National Novel Writing Month (#NaNoWriMo) is in a few days, and many of us are still scrambling around, trying to complete our plans before November 1.
Some #NaNoWriMo participants are feeling particularly confident right now. Maybe they spent the last few months plotting. Maybe they’re excited about pansting their next work. Regardless of the reason for this confidence, there’s always room for a little challenge.
Characters need to be developed, plots need to be ironed out, subplots need to be created, and timelines need to be tightened. Our scenes need to be so vivid in our minds that we can paint pictures, showing even the most minute of details. Writing programs, sticky notes, and worksheets are all among the tools available to us, but what happens when need to test our own knowledge of our worlds? How can we dig deeper, and try to push beyond the boundaries of our chained imaginations?
Of course, I’m sure you know, flash fiction is the answer.
Here are three flash fiction exercises to help you get #NaNoWriMo ready in a few hours:
You may be pretty sure you know your main characters. You know which actors would play them in movies, you know their favorite songs, strengths, weaknesses, and secrets. Most of your focus has been on the roles they play in helping your plot to unfold, so you’re confident about that. What if you scrambled the roles? What if character A now has character C’s problem? What would she do? How would character B sold character A’s problem. Put your characters in the situations of other characters. This will not only help you to explore your characters more deeply, but ensures that your plot is not standing on its own, being unfolded by nameless, faceless characters. Every act is being carried out by a specific character, and those actions are particular to the actors, based on their backgrounds, personalities, and desires rather than your own wishes. Give each main character 750 words to fight their way out of other characters’ situations.
Setting are important in novels. We often tend to focus on one sense – sight. Start to explore other sensory details of the primary settings in your novel. Even in appearance, we often overlook things that are not as obvious as furniture. To help you do this, invite a group of experts into your setting, and have them make observations. A housekeeper may notice cobwebs in areas less occupied. A crime scene investigator can pick up on clues your characters don’t know they left behind. What if a contract killer can spend a few minutes in a setting, and be able to plan the perfect, undetectable crime? Would an antique shop owner uncover family secrets? Choose three main settings and give your chosen experts fifteen minutes to make observations. Then, in 1000 words of dialogue only, write their roundtable discussion.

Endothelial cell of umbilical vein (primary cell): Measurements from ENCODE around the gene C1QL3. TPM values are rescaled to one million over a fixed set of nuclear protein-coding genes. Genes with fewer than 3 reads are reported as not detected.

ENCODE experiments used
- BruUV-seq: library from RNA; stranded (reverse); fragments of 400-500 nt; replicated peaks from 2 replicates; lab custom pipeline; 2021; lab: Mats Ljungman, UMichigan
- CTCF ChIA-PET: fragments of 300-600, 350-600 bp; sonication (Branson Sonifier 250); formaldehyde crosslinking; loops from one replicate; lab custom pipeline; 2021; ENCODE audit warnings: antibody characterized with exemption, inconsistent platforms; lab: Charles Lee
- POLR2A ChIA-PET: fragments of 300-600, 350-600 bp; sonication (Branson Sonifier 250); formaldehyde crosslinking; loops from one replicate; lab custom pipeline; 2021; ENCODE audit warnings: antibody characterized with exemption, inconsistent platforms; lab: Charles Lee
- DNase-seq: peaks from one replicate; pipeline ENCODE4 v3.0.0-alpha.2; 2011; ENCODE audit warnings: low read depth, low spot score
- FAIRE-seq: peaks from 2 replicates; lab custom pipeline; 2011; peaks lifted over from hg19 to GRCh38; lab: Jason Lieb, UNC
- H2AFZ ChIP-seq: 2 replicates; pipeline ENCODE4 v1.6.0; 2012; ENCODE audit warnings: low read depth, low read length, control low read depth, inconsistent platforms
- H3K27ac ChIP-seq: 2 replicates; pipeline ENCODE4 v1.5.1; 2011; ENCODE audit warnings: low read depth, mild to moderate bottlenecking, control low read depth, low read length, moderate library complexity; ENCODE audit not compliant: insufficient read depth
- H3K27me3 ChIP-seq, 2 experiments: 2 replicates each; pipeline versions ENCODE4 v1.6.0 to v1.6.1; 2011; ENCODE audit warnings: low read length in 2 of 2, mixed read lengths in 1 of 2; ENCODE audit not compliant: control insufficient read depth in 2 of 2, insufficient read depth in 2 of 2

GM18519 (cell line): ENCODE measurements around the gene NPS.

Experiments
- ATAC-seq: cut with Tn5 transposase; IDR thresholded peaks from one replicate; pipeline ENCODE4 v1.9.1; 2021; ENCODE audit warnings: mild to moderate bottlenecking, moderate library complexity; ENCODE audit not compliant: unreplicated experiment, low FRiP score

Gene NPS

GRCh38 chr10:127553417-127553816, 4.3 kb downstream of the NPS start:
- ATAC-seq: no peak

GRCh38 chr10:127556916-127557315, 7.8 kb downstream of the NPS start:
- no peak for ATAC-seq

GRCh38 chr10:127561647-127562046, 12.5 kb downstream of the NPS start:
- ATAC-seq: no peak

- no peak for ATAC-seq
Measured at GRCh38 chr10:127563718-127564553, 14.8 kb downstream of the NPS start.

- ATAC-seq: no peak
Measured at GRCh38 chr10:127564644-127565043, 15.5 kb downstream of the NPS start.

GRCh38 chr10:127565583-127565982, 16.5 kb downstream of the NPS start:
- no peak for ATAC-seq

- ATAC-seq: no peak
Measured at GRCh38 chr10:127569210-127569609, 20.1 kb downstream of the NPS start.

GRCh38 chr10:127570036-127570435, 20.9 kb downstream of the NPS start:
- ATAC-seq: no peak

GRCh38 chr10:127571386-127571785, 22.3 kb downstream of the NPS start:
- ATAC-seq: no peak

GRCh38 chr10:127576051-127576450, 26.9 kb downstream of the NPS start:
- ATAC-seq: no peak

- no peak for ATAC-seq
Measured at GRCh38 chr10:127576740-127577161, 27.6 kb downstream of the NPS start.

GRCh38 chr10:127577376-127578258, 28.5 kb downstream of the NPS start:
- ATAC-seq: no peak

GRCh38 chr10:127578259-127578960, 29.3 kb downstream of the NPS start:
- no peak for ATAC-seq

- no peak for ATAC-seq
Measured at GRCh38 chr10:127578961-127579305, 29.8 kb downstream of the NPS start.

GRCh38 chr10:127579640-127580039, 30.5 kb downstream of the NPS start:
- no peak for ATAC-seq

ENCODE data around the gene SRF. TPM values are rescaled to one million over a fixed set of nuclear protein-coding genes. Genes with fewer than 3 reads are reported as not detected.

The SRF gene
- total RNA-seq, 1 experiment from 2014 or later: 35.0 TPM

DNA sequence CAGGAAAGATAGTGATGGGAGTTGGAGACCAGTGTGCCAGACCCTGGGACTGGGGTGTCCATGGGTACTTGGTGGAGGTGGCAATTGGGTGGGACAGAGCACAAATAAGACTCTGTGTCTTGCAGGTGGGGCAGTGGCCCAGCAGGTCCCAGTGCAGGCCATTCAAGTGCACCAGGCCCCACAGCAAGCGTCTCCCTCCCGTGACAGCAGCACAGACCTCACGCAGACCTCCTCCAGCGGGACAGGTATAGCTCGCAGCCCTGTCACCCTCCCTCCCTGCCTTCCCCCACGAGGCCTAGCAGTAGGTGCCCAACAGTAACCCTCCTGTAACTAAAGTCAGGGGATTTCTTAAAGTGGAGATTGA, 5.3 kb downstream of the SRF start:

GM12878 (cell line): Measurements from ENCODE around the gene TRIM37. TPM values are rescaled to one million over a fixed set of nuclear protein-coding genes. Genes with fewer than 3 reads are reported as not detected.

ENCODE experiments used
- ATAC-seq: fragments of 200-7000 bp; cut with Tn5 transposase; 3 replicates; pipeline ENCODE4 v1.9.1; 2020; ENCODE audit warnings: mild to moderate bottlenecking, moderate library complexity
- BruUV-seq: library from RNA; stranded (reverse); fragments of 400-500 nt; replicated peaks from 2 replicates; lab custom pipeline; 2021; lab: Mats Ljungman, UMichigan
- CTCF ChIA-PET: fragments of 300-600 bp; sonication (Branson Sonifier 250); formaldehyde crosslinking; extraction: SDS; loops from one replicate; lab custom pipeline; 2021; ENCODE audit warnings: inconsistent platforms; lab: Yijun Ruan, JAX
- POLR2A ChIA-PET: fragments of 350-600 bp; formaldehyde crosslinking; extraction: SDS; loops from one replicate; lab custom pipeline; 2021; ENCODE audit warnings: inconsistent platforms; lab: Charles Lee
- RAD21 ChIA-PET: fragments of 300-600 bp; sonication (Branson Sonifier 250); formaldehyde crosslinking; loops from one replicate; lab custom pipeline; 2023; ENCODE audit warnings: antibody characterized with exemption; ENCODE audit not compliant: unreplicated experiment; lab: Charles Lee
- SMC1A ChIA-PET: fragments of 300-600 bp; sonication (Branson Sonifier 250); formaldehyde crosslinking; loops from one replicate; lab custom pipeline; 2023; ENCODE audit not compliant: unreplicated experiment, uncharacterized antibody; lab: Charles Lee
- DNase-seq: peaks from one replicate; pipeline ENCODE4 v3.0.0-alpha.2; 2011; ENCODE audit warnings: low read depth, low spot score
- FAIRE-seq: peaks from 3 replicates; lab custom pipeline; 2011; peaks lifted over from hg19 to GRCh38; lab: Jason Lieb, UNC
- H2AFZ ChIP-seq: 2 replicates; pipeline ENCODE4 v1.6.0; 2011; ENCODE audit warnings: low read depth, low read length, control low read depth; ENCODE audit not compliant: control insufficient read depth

Whether you have fully planned scenes or a loose idea of what they’ll look like, it can be helpful (and fun!) to make little changes, move them around, and explore the effects of deleting them. Identify the scene that makes your novel possible. It’s the one that changes things and forces your main character to take a particular action. Write three 500 word replacements for the next scene in the event that (in the pivotal scene):
- The opposite happens
- Someone intervenes and changes the course
- The scene does not exist
No matter how ready we are to write, we can always prepare more. It can be fun to explore, challenge ourselves, and learn as we go. Even as creators, we have a lot to learn about the stories of our own making.
NaNoWriMo is a time to enjoy every minute of our writing. We can revel in the community feel of what is usually a solitary experience. It’s a lot easier to be in the moment and engage other participants when we’re prepared, well-equipped with intimate knowledge of our novels to-be. Have fun with the exercises, and feel free to tweak them to suit your needs. It’s all about making it work for you and your novel.
Alicia Audrey is a writer, editor, blogger and social and political commentator living and working in Nassau, Bahamas. She enjoys writing flash fiction, and is currently working on a women’s fiction novel entitled The Whispering Willow. She prides herself on keeping the local post office open by sending far too many penpal letters and packages to friends and strangers alike on a weekly basis. Her favourite things include journals, tea, cupcakes, sarcasm, challenges, and autumn. She tweets her musings to everyone, but no one in particular, as @_AliciaAudrey.